So much energy in one picture!

Each of these craftivities can be split into centers individually, or you could combine them with the others in the set for four centers in one rotation. Of course, you’re not limited to just these four–there are plenty of energy-based craftivities out there if you’re looking to electrify your classroom!

Sound Off with Types of Energy Causation Cards!

Causation cards are another personal favorite of mine–yes, I have lots of favorites, but it’s fun to have variety!

To be honest, I feel like not enough teachers take advantage of causation cards. They’re an excellent way to integrate oral fluency, prosody, and reading accuracy into your science block, and they’re straightforward enough that all students can easily participate and enjoy.

If you’re new to the concept of causation cards, you’re in for a treat! Here’s a rundown: you’re provided with a set of numbered cards that you distribute randomly to your class. Each card lists an action that the student must perform as well as a statement that they say out loud. The action is generally something simple (such as jumping in the air), and the statement is usually a term or related concept. Whoever has the first card (which you may keep for yourself if you’d like) reads their card, and the rest of the class listens carefully to know when it is their turn.

To make things even easier, my causation cards are color coded. The end of a statement that the previous student said is in red, their action to be performed is in green, and the statement that they must say out loud is in black. All students have to do is listen for the statement in red to be said by someone else in the room, then they stand up and read their own card, then perform their action!

I love to use causation cards as an introduction or as a review for a unit. It keeps students engaged, since they must be keeping an ear out for their part and have their action ready. Their flexibility and simplicity make causation cards a winner in my book!

Before you ask: yes, I do have causation cards for types of energy! You can find them here, and preview them in the image above. Just print, cut, and go–you’re ready to sound off!

Light Up Your Class with Types of Energy STEM Challenges!

Okay, so the other puns in the headings were just that: puns. However, this one is literal! At least, it can be.

It’s no secret that STEM challenges are flourishing in today’s classroom, and for good reason–they’re an invaluable resource for any teacher who participates in project-based learning (which you should totally be using, by the way… Just make sure you’re doing it right!). STEM challenges require communication and teamwork between students and their peers–both priceless skills for the real world–as well as expanding on critical thinking skills and creativity. Between all those skills, plus the fact that you’re saving time by integrating science, technology, engineering, and mathematics into one project, why not use STEM challenges?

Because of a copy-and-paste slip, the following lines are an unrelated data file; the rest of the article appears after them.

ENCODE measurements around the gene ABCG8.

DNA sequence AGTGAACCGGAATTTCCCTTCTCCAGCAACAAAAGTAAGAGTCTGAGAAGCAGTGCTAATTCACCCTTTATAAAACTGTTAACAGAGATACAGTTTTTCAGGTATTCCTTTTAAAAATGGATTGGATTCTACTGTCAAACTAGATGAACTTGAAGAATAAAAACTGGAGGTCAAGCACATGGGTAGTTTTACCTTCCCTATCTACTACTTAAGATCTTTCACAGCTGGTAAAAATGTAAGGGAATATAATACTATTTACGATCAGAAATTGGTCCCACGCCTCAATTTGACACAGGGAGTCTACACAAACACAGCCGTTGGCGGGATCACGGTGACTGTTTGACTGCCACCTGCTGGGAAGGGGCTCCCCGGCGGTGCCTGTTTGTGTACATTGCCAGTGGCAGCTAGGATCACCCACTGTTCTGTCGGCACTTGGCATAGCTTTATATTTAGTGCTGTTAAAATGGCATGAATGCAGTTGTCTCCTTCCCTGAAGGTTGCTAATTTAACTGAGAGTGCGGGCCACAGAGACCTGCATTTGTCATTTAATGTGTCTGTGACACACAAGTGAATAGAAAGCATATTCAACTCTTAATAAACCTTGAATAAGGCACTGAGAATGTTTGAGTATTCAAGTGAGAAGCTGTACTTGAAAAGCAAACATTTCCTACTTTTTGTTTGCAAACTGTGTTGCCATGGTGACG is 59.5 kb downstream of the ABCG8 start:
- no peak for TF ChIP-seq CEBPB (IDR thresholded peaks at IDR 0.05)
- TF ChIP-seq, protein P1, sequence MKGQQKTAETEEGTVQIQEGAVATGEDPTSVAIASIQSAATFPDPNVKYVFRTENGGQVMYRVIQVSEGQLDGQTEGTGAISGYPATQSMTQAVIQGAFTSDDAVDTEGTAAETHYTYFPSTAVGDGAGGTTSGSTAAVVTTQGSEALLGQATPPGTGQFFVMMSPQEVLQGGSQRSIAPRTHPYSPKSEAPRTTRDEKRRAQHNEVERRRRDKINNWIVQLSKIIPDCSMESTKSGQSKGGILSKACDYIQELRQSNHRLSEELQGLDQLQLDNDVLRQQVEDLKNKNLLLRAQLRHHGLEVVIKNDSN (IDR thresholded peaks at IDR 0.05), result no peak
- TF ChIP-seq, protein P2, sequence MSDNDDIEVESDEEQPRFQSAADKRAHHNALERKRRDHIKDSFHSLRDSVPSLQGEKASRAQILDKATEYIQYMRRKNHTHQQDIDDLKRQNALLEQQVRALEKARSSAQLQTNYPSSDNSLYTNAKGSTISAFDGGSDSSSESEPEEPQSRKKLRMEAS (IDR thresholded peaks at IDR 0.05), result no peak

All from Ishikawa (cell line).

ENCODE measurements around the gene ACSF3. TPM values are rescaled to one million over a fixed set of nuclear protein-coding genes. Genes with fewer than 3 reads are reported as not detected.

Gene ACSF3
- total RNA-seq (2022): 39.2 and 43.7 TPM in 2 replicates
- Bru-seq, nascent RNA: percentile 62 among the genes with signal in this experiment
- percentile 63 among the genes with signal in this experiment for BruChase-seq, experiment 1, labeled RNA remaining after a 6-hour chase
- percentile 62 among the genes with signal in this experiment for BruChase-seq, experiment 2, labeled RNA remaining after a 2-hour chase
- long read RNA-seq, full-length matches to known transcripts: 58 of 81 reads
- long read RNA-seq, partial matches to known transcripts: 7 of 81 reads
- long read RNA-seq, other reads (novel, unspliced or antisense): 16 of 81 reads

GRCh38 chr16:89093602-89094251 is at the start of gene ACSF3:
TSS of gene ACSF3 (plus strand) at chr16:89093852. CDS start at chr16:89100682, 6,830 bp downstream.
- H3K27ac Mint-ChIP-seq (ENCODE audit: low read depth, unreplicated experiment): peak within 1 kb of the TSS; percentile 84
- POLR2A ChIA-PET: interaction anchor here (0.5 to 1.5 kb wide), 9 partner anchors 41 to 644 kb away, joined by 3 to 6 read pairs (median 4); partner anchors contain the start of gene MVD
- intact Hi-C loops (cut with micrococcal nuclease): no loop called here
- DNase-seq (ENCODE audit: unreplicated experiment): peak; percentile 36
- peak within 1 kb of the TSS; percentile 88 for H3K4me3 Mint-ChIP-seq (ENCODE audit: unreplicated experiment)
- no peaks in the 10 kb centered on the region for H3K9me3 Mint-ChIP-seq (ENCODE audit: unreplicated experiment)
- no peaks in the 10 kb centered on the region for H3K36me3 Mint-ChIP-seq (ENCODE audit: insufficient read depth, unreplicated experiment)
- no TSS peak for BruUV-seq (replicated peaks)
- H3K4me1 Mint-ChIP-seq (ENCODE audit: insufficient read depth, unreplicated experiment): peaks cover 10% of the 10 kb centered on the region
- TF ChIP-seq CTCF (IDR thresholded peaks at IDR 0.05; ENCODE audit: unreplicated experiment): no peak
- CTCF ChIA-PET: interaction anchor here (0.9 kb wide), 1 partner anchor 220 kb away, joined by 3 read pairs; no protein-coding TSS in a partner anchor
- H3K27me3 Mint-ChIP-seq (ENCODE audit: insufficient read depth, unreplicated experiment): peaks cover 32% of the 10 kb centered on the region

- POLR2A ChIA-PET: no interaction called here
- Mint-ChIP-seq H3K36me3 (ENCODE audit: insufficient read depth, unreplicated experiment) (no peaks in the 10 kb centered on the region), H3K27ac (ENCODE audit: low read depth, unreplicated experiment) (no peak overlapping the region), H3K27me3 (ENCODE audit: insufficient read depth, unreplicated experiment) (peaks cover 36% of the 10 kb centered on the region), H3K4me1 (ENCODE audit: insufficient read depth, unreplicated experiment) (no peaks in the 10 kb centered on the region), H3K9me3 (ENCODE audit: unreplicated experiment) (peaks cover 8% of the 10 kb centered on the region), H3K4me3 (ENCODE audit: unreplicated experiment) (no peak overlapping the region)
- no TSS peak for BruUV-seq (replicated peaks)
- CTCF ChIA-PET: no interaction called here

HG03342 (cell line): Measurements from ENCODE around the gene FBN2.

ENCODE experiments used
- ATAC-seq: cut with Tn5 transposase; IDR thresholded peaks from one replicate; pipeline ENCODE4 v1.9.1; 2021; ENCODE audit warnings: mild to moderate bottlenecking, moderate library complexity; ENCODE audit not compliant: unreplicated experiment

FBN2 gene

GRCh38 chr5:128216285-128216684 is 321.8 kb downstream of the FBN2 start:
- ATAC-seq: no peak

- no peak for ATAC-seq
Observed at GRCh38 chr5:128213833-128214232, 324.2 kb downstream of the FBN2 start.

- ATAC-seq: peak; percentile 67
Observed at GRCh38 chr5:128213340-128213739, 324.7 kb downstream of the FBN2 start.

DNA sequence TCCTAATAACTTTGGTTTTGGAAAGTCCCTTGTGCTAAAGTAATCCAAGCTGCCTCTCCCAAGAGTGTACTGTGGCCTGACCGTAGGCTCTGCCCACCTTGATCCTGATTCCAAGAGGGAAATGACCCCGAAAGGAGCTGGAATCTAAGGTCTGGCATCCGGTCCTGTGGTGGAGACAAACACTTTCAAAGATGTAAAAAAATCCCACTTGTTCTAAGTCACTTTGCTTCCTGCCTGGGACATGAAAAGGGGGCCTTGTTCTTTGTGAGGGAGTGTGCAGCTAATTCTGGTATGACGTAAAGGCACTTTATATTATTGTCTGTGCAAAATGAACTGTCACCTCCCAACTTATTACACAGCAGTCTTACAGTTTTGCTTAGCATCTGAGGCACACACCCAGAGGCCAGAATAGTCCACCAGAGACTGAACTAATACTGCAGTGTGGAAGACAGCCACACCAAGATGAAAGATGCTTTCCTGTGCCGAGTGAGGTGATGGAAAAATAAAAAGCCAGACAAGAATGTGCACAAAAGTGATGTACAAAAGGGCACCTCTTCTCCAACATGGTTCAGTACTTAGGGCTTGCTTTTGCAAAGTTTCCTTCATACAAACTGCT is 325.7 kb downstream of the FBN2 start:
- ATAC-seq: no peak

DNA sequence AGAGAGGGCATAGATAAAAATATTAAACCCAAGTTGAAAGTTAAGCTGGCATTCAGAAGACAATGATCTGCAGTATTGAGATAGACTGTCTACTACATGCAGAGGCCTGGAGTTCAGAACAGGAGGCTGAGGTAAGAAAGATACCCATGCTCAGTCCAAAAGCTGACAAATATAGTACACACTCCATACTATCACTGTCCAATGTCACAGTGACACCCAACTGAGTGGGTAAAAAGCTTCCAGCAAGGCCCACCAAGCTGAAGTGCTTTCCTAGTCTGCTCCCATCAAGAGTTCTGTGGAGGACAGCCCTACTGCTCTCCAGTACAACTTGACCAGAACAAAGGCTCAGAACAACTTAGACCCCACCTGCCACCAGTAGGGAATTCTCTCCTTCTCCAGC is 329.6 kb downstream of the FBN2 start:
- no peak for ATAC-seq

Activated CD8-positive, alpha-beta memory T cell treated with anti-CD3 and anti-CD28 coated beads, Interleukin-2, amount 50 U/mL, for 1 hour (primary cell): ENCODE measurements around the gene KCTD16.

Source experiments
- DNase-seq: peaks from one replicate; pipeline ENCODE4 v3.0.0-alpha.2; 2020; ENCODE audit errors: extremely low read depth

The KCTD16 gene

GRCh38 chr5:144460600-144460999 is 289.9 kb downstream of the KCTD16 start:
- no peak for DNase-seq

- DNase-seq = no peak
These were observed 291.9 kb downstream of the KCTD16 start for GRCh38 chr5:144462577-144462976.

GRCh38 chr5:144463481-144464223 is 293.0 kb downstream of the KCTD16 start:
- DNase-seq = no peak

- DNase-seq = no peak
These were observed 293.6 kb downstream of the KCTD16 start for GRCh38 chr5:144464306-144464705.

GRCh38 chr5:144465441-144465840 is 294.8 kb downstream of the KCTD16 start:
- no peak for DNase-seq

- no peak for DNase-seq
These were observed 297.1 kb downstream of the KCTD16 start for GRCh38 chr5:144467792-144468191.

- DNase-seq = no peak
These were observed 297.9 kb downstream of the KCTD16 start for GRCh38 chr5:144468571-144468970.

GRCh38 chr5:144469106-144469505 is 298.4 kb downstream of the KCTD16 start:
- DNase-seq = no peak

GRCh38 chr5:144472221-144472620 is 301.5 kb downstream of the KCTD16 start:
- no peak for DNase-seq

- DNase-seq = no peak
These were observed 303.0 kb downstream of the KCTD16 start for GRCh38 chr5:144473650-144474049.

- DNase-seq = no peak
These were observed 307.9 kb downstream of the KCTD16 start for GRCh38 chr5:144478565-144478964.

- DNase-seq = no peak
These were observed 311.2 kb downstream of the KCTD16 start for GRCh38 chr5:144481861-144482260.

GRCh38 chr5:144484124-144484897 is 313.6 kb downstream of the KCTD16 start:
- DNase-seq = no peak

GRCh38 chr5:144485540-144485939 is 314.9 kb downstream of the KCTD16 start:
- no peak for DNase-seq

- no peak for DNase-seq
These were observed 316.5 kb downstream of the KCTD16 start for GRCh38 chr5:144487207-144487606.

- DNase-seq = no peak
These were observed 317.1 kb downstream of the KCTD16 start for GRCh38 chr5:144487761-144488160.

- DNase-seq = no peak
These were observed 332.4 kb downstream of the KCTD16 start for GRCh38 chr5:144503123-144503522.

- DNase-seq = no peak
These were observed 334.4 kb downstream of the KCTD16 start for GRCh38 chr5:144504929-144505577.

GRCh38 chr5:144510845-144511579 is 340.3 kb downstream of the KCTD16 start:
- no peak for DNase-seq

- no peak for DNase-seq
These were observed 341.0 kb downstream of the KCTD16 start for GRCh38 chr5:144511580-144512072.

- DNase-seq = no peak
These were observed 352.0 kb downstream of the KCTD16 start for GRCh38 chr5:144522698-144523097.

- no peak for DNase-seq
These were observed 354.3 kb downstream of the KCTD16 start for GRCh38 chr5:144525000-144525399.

There are a plethora of STEM challenges out there for types of energy, but I’ll save you some time by tossing this one your way: my electric vests STEM challenge! I’m sure you know all about STEM projects and how they work (but if you need a refresher, I got you), so I won’t bore you with the details, especially since they can all be found in that blog link. Let me tell you, though: this one is a lot of fun! I look forward to it in the classroom every single year, and even my own children have asked to do it a few times. If that’s not a winning review, then I don’t know what is! You can find the electric vest stem challenge here.

This vest is bound to light up your students’ faces with all its light and electrical energy, but there are plenty of other STEM challenges if you’re looking for something different. As the kids say these days, it’s just a Google search away!

… Or you can just check out TpT. 😉

No matter how energetic your class is, you’re bound to find something here to spark their interest and keep their attention. Teaching about the various types of energy can seem overwhelming at first, but with these methods, you won’t be in the dark for long–you’re bound to enlighten your students!

Now that we’ve made it to the end of the post… Did you happen to notice how many puns I managed to sneak in? I’ll give you a hint: there were so many that I lost count. If you lost count, too, that’s fine–so long as you remember these four easy ways to optimize teaching types of energy in your classroom!

For more science activities, you can check out my TpT store or my other blog posts. Now, I’m sure you’re just buzzing with ideas… Go out and capture that energy!